Paul R. Tetreault shares what “Death of a Salesman” tells us about the American Dream.
I am thrilled that Ford’s Theatre will open its second production of an Arthur Miller play this week, Death of a Salesman. The last was a production of Miller’s All My Sons in 1987.
Though it premiered in 1949, Death of Salesman—like all classics—sounds strikingly relevant to our modern ears. Miller was taking aim at the myth of the American dream in post-war America, but his critique continues to ring true today.
In the character of Willy Loman, Miller paints a bleak but compelling portrait of a man obsessed with money and status. This obsession has driven Willy to despair and isolated him from his family. Forced to reconcile with his own unfulfilled dreams, Willy burdens his sons with improbable hope.
The overbearing father, the long-suffering mother, the disillusioned sons. We know these types well. But Miller takes us beyond the surface, showing us the deep and profound love behind their actions. Part of what makes the play so heart-breaking is the characters’ inability to truly see each other. They are estranged from one another not from lack of love, but by fear, dishonesty and doubt.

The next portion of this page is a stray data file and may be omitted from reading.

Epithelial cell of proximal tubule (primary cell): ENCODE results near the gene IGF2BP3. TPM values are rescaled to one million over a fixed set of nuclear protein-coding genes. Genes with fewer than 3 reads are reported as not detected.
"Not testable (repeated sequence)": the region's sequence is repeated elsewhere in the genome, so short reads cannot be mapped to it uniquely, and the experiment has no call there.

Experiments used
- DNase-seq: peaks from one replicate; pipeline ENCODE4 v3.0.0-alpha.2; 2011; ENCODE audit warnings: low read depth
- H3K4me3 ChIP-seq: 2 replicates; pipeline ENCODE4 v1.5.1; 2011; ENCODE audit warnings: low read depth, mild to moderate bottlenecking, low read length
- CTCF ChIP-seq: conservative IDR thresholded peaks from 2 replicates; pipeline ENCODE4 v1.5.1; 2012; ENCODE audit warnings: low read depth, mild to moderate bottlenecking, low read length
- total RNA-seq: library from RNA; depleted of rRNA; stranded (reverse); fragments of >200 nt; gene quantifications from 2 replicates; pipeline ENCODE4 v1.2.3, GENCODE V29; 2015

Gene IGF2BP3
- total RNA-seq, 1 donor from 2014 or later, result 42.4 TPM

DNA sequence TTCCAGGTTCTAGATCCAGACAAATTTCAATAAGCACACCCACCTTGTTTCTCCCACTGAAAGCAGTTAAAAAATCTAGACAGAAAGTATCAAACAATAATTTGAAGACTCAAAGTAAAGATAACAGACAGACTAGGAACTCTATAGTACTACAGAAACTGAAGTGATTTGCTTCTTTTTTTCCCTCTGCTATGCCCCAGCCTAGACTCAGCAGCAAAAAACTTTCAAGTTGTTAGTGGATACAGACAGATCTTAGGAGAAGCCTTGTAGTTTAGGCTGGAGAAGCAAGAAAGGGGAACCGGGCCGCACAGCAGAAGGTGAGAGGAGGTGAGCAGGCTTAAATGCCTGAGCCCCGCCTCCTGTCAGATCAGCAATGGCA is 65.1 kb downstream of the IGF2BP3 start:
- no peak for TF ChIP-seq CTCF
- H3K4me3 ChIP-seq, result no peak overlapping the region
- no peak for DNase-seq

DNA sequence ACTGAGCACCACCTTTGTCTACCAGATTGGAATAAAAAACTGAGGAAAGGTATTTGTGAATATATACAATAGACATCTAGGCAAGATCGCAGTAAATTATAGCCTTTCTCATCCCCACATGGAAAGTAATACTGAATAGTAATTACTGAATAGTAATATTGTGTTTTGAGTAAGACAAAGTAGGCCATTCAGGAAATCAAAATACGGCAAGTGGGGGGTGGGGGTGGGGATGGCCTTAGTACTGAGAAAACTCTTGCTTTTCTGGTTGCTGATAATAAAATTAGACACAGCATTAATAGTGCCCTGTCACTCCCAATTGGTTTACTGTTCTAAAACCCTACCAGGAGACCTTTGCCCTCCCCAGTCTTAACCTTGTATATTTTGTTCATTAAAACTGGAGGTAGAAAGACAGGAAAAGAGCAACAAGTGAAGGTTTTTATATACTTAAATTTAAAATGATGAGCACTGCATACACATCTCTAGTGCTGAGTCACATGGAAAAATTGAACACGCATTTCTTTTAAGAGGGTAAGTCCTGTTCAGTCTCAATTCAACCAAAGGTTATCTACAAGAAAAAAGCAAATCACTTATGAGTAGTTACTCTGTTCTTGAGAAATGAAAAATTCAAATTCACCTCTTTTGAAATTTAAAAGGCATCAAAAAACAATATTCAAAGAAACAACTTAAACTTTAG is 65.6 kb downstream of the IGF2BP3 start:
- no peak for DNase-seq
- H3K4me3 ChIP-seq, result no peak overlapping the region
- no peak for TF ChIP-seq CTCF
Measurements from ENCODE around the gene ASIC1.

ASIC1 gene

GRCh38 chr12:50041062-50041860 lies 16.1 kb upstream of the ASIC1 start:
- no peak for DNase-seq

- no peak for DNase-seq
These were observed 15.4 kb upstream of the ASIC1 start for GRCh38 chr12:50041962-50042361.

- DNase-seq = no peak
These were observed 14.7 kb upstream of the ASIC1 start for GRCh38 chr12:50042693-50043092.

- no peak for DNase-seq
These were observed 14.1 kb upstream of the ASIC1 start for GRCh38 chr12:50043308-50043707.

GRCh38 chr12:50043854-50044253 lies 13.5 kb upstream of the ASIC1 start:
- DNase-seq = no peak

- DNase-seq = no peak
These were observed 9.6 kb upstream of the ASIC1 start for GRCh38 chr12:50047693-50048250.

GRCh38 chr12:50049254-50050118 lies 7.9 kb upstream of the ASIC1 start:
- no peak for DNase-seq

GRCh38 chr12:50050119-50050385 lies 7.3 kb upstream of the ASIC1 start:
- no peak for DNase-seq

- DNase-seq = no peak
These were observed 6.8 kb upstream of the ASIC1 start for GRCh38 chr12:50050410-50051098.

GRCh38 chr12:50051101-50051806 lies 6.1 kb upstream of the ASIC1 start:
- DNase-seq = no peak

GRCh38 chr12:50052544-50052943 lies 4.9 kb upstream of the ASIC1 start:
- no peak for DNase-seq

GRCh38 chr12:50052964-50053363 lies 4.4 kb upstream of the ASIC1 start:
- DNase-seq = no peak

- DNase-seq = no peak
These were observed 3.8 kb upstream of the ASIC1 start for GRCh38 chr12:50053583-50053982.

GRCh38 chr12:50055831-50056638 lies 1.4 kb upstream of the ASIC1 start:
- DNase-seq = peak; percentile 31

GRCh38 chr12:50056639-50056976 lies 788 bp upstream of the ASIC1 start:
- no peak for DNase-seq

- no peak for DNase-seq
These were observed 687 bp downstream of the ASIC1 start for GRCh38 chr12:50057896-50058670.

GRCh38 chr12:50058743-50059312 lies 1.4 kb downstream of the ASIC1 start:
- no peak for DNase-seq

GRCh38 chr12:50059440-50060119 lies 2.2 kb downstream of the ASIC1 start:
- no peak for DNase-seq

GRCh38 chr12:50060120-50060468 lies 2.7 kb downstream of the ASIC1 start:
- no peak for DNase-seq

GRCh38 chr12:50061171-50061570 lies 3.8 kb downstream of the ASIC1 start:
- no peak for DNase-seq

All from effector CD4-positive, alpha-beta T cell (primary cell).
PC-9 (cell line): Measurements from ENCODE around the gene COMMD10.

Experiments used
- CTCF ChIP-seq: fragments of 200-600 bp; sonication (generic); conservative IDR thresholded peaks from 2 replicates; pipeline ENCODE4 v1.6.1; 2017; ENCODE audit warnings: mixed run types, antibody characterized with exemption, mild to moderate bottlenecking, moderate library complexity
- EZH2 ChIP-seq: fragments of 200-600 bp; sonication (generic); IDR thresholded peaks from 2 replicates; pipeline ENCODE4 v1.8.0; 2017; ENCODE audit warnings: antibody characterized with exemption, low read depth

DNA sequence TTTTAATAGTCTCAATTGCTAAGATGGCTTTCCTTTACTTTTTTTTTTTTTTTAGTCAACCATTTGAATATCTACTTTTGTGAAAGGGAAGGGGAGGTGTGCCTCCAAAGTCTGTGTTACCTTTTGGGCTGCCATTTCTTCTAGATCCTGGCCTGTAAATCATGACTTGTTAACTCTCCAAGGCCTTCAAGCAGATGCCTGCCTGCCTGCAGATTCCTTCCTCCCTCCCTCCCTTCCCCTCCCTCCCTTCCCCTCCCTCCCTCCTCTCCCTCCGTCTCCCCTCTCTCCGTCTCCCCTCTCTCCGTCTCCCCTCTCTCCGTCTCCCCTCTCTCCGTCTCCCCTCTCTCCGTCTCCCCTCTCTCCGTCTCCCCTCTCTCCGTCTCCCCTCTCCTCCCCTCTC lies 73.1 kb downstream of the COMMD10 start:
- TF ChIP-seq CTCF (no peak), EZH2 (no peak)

Our production features the inimitable Craig Wallace as Willy, alongside his real-life partner, Kimberly Schraf. Both have appeared in numerous productions at Ford’s, and I am excited to see the play anew through their portrayals.
Miller once said he thought theatre could change the world. For more than 68 years, Death of a Salesman has haunted audiences with its stark and unflinching story. Today, I hope this play may make us all pause and consider—as Miller once said—“how we are to account for this little life of ours.”
Paul Tetreault is Director of Ford’s Theatre Society. Since joining Ford’s in 2004, Tetreault has enhanced the quality of the institution’s artistic programming and expanded its mission to include a stronger focus on education. He led a $50+ million capital campaign, the most extensive renovation to the theatre and museum since the building reopened to the public in 1968, and the creation of the Aftermath Exhibits at the Center for Education and Leadership. Learn more at https:/www.fords.org/about/our-director.